You have just acquired your new pair of progressive eyeglasses, you try them immediately upon going home. You look around, amazed by the freedom and visual clarity obtained from its multi focal lenses. Suddenly, as you glance to your left and right, you experience blurriness and a sensation of “swim”. What is going on? Read on to get some answers.

To be blunt, all it takes to adapt is spending some time getting used to your new pair. But to help you achieve this much faster, here are a few quick tips:

Wear them as often as you can . The best part of the day to test your new pair is in the morning. The reason behind this is that if you immediately try on your new prescription, (eg, afternoon upon receiving it) your eyes will fight against the change in vision because your eyes are already in high gear. If you have just woke up your eyes will be fresh and will be much more tolerant of visual changes. Properly wear them by placing it on the perfect spot on the bridge of your nose to ensure maximum coverage area from the lens. By doing this, your vision could begin adjusting itself to the new lenses, resulting to being more comfortable to it a whole lot faster.

Test each area of ​​the Lens . Progressive bi-focal lens for example has a small area on the bottom made for reading, immediately above it is the area with a wider corridor designed for mid-range vision, and finally the uppermost part is for distance vision. By knowing this, you will get a better feel of what area is suited for each use, and how to make them work in conjunction with one another.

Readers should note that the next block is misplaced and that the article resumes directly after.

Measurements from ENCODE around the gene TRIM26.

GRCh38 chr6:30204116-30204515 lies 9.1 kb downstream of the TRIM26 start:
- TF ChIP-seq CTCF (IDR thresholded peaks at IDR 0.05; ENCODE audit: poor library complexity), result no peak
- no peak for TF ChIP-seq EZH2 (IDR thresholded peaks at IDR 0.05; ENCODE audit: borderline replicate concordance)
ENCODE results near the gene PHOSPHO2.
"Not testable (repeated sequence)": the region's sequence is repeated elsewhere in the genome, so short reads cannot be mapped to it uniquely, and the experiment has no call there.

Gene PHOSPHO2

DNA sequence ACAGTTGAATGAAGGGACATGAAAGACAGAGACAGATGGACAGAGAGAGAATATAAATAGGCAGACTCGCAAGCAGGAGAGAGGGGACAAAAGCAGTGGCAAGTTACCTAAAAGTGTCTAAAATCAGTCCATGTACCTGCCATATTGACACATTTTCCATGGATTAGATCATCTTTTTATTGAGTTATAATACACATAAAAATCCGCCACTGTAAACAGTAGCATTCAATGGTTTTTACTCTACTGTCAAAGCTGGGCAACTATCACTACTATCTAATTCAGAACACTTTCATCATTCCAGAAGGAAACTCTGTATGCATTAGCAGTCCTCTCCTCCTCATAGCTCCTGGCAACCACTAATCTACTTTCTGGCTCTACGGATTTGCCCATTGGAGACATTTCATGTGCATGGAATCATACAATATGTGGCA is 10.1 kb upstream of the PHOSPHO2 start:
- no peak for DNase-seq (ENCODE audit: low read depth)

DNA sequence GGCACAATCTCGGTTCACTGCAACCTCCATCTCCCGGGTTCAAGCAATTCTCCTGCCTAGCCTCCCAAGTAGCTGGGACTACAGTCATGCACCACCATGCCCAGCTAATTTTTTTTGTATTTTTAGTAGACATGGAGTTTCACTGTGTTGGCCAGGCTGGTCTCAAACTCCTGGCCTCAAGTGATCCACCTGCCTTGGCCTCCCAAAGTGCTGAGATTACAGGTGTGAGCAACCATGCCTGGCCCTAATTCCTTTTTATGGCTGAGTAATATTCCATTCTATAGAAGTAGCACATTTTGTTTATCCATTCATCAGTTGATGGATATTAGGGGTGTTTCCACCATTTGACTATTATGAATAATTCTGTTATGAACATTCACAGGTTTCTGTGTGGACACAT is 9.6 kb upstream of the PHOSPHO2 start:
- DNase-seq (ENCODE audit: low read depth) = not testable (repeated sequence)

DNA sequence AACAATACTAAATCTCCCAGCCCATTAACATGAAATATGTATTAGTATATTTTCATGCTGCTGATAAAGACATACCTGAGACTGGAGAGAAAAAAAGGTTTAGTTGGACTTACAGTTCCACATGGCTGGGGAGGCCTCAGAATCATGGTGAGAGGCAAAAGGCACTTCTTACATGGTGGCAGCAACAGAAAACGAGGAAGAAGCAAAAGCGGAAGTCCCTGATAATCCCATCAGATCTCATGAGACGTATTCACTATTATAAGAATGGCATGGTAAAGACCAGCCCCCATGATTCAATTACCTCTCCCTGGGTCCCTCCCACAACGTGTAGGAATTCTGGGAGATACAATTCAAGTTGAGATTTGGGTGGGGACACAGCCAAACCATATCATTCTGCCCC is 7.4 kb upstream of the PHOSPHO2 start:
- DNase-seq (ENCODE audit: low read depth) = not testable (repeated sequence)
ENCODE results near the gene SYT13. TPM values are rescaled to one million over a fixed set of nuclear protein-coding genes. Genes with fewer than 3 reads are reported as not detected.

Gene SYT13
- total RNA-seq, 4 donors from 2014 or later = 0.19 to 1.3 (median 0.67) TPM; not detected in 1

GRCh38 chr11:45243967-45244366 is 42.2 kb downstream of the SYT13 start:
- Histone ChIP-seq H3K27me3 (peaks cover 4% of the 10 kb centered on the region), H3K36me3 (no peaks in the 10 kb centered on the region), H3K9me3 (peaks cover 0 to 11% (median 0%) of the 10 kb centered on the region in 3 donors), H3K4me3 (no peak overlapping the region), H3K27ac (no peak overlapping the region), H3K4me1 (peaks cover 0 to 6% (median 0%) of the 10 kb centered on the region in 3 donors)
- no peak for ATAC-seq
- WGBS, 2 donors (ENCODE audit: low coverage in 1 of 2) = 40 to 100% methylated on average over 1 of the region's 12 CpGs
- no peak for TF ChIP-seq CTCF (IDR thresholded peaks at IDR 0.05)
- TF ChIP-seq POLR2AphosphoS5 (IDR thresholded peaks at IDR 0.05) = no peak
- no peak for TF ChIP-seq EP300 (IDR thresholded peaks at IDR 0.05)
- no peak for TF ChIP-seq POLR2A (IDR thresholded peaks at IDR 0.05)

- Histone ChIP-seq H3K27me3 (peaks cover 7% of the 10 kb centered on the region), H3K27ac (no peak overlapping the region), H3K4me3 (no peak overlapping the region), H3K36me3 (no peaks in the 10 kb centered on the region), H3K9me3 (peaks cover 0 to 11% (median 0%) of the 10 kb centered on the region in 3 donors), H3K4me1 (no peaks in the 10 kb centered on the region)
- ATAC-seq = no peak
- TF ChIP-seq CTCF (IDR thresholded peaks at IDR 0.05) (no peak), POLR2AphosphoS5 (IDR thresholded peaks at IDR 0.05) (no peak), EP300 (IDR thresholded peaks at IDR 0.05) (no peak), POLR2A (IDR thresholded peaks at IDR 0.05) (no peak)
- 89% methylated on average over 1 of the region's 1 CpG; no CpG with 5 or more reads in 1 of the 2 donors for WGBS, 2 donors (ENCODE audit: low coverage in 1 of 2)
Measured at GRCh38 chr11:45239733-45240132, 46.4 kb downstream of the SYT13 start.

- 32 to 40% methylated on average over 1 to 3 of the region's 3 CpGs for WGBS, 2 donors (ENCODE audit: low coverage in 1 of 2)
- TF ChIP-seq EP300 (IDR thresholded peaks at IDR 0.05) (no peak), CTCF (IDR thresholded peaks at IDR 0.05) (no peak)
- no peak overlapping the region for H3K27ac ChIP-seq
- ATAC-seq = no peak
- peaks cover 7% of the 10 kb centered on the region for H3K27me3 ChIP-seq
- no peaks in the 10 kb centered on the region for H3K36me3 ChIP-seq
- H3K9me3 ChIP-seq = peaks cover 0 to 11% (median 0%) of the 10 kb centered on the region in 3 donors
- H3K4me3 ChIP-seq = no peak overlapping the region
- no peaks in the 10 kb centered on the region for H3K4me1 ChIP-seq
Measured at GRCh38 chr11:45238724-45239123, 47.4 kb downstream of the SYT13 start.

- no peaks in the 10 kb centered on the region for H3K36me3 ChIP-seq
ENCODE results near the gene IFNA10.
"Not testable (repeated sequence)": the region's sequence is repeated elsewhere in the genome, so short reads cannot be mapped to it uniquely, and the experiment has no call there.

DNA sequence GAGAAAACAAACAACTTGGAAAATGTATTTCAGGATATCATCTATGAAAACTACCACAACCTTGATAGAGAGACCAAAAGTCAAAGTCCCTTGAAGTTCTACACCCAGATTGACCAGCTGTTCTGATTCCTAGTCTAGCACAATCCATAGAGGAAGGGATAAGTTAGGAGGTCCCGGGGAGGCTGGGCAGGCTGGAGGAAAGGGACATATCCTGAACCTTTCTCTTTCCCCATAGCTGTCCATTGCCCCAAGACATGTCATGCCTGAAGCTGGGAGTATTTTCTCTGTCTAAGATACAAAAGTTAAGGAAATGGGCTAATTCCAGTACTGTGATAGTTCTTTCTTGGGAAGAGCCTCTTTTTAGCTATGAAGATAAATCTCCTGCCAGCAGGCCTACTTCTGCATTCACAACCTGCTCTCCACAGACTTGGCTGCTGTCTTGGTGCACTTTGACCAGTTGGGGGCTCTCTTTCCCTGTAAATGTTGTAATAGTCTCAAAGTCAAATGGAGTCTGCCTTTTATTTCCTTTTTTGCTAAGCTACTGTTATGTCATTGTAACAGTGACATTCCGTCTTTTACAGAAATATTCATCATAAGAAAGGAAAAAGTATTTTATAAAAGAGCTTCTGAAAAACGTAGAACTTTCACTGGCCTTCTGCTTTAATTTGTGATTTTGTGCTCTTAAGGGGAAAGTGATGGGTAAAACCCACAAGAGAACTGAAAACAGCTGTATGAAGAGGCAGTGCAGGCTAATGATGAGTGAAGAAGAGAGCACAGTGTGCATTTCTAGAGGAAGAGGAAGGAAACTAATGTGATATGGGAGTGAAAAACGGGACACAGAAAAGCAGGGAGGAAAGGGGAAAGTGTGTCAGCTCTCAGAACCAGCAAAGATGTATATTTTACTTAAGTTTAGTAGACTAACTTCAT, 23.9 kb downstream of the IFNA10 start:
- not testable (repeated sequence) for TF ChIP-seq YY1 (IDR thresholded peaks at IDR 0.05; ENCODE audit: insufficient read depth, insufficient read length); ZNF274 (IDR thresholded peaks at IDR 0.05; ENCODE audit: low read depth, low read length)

Start doing some practice reading . Get some stuff to read, hold it up in a comfortable viewing distance that you are used to. The eyes will make use of the bottom part (reading area) lens as you start off with the first few words. As you will notice, the lower part of the lens is a bit small so moving your head slightly to maximize viewing capacity will be a good idea.

Keep on doing test readings, to get the best visual acuity from each area. For the middle part of the lens (mid-range vision), hold your reading material at arm's length, and find the distance that gives you the clearest and most comfortable vision.

View distant subjects . Start by looking straight ahead at a distance. Find a subject far away and try to focus on it as much as you can. By doing this you can gauge the accuracy of the prescription for the upper part of the lens. If you can see a distant object clearly, then it's all good.

Perform daily functions using your new eyeglasses. Start by carefully walking around while wearing them, staring straight ahead and making sure that vision is clear. Move your eyes slowly to the side edges and you will notice that some blurriness will be apparent. Now try walking while moving your eyes to the different areas of the lens (mid and bottom), and you will see that some blurriness will be present too because of the different lens powers. The most important thing to note here is training your eyes to find the best part or area in viewing a particular distance is the key to getting used to the new prescription faster. It will be a bit difficult at first, but everything would be OK in due time.